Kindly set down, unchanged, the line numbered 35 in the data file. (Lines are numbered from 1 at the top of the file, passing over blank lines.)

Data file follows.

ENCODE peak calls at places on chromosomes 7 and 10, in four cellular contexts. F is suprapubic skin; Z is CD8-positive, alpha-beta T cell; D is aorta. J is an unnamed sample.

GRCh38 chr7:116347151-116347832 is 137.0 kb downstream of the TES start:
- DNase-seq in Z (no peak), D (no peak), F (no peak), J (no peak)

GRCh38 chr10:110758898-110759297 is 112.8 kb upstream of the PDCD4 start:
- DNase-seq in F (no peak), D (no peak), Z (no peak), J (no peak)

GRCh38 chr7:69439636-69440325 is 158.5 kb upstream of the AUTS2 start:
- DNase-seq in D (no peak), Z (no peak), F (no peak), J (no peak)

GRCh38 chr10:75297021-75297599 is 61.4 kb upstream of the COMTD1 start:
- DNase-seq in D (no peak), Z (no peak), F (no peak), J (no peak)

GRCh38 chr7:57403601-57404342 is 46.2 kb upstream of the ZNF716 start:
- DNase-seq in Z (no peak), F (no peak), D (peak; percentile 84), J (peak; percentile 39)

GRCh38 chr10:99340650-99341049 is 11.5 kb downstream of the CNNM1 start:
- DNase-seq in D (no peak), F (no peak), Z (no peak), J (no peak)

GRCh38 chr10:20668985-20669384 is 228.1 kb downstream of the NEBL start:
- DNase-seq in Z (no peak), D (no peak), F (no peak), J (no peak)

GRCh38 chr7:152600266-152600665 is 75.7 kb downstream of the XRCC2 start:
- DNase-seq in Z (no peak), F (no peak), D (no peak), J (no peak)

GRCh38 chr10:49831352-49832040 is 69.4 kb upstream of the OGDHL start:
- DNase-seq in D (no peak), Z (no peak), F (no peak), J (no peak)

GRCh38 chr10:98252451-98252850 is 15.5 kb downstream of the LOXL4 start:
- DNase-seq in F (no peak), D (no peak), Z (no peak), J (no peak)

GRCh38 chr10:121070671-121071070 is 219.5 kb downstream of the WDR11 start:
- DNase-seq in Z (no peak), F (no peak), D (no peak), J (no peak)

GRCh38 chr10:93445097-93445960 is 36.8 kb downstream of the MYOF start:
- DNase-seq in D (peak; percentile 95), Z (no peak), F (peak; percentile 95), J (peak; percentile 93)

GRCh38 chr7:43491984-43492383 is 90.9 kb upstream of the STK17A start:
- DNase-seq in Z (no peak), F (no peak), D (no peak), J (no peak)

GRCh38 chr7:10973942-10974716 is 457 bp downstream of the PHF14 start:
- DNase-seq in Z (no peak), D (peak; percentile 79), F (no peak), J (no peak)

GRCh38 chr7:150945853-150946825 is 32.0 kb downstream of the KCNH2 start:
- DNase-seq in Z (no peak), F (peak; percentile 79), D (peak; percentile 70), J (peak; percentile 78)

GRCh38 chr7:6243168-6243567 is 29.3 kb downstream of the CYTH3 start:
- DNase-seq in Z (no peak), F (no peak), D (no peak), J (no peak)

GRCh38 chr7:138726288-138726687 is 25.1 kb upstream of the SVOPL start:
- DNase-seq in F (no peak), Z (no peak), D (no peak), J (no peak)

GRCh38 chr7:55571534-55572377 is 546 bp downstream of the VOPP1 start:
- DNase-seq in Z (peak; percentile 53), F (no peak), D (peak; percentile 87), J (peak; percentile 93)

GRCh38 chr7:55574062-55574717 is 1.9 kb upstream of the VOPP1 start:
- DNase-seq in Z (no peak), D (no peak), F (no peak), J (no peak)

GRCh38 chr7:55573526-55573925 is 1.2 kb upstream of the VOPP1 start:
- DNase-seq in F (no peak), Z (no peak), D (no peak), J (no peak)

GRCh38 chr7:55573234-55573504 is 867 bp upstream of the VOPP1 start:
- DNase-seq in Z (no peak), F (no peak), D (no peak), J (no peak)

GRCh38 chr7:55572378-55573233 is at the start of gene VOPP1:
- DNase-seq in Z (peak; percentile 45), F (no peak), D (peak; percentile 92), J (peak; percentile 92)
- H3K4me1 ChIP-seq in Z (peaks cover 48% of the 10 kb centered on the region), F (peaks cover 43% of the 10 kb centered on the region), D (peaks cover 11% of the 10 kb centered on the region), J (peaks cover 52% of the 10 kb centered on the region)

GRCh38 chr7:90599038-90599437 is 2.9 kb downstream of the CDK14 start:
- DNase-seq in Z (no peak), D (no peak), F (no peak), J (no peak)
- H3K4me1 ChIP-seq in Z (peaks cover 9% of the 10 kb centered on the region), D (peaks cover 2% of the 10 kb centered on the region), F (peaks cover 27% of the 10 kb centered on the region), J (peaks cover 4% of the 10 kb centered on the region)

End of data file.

- DNase-seq in F (no peak), Z (no peak), D (no peak), J (no peak)